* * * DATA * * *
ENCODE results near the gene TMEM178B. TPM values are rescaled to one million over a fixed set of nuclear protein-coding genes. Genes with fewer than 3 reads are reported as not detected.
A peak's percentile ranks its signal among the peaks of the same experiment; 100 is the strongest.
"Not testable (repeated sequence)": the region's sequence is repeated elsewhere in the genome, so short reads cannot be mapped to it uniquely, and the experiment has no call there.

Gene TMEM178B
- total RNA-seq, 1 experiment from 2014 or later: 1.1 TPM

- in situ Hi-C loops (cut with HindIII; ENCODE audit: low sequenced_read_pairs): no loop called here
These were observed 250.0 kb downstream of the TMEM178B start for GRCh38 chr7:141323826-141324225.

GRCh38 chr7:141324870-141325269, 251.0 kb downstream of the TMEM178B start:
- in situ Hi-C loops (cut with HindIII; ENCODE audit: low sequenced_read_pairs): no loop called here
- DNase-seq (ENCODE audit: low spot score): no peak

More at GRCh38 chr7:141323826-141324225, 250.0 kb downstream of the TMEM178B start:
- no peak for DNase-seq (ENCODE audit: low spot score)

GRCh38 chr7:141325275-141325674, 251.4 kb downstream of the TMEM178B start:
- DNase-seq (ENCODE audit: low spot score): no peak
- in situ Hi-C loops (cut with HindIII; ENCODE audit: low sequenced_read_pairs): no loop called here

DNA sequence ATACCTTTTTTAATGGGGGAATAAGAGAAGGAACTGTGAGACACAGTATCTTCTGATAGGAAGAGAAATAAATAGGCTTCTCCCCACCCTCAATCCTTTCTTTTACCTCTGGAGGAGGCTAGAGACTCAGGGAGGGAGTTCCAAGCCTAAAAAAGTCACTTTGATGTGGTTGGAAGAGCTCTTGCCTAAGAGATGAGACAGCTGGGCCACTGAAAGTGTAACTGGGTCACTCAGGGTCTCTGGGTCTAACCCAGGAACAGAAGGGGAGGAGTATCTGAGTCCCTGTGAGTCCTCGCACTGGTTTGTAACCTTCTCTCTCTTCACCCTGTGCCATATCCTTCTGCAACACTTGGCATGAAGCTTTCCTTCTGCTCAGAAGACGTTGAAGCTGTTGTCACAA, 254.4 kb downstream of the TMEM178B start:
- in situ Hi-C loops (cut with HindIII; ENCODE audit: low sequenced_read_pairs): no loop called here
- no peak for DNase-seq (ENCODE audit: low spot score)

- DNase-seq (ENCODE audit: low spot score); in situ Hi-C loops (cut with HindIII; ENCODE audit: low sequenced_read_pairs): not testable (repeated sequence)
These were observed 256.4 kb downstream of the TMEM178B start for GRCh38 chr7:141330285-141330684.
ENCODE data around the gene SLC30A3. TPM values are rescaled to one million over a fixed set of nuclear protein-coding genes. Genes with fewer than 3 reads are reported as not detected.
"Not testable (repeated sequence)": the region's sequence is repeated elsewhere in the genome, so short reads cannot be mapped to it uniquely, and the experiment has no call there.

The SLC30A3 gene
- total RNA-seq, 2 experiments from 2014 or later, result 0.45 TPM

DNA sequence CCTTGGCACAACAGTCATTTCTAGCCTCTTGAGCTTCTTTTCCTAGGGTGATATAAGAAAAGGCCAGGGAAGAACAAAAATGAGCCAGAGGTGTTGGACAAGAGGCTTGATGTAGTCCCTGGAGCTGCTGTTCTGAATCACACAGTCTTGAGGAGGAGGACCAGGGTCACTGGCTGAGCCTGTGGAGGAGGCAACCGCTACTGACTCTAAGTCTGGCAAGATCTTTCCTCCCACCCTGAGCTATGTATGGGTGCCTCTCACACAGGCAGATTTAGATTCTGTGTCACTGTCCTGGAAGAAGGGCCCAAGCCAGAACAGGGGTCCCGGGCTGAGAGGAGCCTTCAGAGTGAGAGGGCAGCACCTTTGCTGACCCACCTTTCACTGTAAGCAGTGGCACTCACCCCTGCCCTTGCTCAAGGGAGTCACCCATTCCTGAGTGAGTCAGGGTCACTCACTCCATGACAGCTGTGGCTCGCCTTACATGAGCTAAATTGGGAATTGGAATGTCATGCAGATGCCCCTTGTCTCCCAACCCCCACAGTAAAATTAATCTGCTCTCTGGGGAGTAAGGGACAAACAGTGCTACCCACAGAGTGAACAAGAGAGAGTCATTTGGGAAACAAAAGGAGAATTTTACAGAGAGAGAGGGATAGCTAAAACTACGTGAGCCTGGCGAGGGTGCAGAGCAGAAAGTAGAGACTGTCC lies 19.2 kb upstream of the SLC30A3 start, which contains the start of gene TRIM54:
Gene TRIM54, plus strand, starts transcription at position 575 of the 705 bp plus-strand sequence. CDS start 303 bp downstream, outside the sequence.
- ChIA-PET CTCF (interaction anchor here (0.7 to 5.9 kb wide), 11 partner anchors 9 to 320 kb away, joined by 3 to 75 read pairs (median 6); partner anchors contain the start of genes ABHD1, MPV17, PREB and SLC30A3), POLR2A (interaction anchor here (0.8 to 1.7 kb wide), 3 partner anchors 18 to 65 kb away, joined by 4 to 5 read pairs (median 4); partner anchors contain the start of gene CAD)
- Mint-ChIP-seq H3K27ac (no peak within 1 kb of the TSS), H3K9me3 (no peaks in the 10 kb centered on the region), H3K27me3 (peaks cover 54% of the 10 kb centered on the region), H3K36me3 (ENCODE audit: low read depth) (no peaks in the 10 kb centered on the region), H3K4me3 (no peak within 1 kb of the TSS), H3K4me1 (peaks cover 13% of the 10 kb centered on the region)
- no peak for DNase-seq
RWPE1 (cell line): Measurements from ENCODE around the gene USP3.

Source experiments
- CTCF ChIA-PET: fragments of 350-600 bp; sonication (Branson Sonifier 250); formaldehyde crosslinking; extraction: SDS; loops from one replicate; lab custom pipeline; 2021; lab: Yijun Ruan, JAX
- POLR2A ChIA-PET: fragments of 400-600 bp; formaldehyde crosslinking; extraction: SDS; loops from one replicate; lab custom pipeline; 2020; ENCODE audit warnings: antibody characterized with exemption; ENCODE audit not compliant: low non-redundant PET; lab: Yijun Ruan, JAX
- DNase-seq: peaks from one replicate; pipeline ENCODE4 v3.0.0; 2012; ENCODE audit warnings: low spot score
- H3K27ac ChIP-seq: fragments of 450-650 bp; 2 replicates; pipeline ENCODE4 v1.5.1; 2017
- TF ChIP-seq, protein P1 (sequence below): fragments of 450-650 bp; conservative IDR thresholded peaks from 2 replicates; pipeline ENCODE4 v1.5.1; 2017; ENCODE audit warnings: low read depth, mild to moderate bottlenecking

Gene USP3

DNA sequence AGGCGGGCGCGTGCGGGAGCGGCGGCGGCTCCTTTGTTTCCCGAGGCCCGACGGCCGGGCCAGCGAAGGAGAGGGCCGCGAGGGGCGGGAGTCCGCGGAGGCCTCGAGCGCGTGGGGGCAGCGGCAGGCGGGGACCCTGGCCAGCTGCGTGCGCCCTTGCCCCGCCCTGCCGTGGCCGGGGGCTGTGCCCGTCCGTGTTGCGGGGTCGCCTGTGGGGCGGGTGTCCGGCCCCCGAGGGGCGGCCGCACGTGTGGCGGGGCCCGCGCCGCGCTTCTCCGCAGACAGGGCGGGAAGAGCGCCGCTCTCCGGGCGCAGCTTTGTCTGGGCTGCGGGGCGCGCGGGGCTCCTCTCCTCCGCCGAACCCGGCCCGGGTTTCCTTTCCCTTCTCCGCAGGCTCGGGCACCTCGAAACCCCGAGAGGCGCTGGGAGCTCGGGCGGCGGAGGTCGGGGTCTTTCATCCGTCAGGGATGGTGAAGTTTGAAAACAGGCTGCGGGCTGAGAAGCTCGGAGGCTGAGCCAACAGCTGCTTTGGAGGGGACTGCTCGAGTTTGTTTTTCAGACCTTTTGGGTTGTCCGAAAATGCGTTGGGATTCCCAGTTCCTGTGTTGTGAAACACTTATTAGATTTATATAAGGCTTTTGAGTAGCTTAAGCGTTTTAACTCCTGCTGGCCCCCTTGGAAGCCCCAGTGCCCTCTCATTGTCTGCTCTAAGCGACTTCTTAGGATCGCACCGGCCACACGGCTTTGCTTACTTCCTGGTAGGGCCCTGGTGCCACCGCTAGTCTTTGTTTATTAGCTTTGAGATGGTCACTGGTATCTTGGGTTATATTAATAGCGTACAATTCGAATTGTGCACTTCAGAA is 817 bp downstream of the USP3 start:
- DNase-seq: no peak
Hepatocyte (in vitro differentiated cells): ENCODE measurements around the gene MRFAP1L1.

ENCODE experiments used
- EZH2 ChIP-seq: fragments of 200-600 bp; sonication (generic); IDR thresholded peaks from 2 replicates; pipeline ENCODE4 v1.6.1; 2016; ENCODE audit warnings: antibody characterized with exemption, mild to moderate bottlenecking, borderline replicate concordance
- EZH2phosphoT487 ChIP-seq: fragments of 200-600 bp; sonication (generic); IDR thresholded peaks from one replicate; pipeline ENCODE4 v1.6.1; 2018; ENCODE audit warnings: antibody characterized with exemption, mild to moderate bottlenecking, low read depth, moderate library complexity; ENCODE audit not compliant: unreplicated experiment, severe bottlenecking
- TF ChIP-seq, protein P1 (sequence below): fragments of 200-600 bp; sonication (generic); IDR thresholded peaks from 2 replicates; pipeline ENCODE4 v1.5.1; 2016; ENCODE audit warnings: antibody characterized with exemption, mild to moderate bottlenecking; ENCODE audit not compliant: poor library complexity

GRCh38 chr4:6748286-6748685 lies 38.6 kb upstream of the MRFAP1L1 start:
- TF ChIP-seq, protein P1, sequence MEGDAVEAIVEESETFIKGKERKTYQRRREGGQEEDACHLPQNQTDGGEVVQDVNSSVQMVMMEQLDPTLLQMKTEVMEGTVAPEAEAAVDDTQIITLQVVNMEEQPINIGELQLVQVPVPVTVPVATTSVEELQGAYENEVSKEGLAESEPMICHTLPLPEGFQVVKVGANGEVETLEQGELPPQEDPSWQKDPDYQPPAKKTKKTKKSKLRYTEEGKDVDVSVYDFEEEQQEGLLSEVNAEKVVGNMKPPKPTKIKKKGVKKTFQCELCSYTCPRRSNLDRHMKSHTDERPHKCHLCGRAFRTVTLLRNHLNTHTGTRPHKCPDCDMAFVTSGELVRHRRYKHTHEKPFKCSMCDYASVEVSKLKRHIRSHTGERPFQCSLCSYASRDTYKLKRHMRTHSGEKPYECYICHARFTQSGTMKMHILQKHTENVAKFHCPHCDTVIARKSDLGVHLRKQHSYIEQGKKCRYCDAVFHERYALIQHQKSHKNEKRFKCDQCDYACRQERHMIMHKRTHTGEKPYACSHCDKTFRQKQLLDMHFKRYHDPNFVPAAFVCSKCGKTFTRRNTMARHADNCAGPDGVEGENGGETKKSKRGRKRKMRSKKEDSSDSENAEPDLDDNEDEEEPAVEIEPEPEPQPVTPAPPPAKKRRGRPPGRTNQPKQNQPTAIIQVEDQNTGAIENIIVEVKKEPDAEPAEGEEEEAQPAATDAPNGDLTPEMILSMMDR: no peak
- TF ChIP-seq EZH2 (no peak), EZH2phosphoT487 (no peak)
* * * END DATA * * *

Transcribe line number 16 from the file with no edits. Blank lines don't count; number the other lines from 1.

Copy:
DNA sequence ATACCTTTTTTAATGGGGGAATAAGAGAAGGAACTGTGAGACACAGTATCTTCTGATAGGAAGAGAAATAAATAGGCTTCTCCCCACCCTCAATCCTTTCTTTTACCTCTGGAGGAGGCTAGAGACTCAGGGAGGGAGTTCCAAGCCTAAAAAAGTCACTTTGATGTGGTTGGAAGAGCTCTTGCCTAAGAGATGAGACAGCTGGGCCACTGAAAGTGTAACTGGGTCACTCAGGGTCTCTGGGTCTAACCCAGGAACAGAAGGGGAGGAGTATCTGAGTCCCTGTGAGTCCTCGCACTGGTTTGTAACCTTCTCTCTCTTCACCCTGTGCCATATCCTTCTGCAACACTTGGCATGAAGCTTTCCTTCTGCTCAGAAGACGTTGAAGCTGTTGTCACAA, 254.4 kb downstream of the TMEM178B start: